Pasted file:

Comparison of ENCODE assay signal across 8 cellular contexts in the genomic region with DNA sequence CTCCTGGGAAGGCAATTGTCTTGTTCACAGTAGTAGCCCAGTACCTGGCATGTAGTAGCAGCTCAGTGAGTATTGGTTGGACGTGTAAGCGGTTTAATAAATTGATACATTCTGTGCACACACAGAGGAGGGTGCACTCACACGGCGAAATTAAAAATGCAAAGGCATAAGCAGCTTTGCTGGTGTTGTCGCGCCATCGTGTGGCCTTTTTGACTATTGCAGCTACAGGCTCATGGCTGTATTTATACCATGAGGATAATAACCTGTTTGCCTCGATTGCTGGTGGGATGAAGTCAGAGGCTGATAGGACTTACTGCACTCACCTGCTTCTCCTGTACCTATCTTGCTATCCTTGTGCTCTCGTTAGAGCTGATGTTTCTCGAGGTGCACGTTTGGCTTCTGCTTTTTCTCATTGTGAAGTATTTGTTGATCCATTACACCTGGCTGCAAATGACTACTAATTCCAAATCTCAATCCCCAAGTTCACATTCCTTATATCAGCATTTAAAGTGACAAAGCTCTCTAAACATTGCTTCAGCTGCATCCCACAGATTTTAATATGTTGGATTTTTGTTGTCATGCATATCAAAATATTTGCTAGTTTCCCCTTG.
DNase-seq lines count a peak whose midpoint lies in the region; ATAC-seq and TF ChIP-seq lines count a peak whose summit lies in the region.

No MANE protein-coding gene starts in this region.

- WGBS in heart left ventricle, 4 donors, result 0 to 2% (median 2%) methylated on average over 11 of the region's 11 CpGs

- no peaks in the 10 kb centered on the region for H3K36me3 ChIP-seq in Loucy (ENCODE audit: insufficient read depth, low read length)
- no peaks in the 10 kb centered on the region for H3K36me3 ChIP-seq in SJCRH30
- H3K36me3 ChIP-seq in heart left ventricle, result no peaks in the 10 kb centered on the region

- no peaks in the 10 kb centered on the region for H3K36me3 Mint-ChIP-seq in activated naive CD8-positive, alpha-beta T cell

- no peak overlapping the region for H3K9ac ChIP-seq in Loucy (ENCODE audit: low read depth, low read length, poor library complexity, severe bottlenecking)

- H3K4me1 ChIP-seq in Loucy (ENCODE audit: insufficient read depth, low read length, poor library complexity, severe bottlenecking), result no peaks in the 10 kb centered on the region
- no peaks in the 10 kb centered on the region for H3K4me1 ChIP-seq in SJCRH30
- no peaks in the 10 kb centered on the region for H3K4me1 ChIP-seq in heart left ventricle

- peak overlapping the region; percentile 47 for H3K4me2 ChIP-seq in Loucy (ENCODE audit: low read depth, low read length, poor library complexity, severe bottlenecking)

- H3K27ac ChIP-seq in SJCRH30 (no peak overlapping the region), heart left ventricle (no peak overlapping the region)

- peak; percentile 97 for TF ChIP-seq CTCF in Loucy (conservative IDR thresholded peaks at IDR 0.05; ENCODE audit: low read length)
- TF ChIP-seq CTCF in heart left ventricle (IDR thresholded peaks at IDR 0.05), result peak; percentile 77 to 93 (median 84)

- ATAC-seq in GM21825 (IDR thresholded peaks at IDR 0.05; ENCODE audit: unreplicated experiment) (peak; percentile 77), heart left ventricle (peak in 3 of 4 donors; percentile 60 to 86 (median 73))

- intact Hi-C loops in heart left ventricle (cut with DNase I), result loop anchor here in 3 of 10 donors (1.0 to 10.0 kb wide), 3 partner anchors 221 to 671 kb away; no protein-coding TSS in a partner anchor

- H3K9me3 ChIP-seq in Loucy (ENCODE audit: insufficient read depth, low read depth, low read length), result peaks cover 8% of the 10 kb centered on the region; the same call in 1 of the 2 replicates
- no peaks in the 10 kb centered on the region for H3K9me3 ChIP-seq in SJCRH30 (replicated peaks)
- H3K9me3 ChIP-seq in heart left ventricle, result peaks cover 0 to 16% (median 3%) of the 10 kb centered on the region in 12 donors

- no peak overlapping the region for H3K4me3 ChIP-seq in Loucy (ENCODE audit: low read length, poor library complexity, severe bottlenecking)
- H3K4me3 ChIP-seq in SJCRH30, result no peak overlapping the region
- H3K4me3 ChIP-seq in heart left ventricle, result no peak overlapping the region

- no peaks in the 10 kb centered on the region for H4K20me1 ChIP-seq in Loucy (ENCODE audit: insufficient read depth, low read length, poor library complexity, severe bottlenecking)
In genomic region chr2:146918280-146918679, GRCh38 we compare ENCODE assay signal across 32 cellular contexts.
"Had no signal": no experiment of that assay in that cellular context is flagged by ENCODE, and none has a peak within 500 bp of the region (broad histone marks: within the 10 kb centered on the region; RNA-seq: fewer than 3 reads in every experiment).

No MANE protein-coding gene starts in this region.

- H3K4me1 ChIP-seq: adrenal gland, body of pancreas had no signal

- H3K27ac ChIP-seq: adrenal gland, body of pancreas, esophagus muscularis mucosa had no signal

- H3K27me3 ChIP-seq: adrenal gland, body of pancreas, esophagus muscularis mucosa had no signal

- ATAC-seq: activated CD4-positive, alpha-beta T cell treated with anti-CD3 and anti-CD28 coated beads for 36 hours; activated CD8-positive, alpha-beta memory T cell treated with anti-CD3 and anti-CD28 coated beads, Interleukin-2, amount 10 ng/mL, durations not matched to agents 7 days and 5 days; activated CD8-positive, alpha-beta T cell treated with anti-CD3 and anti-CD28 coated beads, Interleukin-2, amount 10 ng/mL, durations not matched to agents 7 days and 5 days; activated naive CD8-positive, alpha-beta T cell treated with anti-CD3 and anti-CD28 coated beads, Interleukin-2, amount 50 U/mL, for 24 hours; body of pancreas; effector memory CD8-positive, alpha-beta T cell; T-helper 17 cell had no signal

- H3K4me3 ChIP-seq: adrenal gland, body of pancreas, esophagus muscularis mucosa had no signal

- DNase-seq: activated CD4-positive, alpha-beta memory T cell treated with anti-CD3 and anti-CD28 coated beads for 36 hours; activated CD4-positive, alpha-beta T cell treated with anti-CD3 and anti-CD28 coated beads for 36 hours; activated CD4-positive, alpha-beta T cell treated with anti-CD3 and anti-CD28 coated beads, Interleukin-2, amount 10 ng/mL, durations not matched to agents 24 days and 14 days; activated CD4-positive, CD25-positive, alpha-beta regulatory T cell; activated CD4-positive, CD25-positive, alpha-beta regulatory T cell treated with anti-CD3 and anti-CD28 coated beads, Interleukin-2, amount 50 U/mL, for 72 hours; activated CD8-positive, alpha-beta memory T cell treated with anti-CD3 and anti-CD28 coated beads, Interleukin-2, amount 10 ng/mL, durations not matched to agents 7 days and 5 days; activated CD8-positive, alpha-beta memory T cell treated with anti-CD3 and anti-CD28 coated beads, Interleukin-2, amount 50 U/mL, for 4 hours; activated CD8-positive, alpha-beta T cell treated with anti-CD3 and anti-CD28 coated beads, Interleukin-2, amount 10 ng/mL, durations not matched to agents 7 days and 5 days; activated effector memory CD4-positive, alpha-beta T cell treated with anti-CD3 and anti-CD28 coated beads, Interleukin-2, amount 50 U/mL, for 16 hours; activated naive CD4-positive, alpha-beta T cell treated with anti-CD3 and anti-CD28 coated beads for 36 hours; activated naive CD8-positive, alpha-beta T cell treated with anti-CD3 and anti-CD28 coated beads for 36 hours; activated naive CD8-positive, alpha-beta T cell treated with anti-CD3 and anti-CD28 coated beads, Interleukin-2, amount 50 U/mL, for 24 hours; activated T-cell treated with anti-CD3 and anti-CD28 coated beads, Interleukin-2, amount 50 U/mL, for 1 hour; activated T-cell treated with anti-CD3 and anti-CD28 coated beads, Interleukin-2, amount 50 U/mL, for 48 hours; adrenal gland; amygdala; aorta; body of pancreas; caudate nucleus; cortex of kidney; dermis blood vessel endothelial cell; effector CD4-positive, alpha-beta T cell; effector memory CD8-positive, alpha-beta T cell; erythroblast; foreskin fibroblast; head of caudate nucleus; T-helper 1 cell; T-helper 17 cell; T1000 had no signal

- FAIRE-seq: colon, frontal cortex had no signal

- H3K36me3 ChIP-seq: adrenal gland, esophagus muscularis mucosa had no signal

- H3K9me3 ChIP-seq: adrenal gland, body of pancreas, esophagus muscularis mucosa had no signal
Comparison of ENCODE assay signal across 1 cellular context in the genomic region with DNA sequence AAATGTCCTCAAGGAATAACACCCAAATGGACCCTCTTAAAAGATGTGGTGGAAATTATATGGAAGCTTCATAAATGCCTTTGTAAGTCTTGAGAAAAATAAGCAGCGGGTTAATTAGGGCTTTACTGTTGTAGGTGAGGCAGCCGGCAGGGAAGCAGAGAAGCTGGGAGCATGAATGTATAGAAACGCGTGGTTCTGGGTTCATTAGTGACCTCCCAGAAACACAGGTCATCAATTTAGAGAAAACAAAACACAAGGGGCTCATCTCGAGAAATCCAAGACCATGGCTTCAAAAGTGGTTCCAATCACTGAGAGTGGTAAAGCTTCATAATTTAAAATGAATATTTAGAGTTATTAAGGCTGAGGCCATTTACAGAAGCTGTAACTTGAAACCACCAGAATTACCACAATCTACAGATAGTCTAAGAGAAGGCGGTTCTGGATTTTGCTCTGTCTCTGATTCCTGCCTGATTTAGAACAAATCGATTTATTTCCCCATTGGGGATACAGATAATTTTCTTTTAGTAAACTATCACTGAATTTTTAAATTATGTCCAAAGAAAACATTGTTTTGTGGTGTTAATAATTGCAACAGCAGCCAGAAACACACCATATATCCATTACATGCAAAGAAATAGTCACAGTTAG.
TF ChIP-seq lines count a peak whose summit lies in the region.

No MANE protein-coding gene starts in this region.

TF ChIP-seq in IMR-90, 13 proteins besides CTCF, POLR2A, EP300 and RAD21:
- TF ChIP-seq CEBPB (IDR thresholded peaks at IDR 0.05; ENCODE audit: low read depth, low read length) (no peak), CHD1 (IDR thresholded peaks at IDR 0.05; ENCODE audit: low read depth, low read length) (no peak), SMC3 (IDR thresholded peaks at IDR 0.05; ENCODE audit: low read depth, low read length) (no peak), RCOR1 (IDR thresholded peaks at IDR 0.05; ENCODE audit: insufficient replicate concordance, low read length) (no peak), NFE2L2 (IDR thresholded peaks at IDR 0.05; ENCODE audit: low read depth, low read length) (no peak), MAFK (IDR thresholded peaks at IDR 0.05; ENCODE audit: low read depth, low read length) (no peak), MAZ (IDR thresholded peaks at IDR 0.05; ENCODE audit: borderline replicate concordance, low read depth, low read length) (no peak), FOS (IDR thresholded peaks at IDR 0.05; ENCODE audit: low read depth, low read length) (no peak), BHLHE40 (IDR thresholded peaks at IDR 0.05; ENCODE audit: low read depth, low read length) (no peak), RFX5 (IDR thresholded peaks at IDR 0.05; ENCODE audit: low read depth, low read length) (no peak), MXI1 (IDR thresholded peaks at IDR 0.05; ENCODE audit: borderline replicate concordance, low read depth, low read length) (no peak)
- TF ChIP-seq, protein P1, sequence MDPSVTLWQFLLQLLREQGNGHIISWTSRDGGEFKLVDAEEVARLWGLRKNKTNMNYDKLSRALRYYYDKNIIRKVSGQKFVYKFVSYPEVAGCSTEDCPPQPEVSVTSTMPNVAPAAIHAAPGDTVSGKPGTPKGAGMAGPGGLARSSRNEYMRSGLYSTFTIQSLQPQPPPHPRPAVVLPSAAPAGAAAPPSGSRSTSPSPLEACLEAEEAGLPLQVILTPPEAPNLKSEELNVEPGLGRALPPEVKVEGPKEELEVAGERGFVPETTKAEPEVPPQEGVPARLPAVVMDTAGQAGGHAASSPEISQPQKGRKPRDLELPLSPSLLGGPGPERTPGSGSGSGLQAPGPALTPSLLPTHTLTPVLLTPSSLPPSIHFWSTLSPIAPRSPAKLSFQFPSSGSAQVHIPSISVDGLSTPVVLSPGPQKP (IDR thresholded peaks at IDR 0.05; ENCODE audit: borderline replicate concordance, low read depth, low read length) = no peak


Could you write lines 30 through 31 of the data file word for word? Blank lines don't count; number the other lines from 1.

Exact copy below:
- H3K27ac ChIP-seq: adrenal gland, body of pancreas, esophagus muscularis mucosa had no signal

- H3K27me3 ChIP-seq: adrenal gland, body of pancreas, esophagus muscularis mucosa had no signal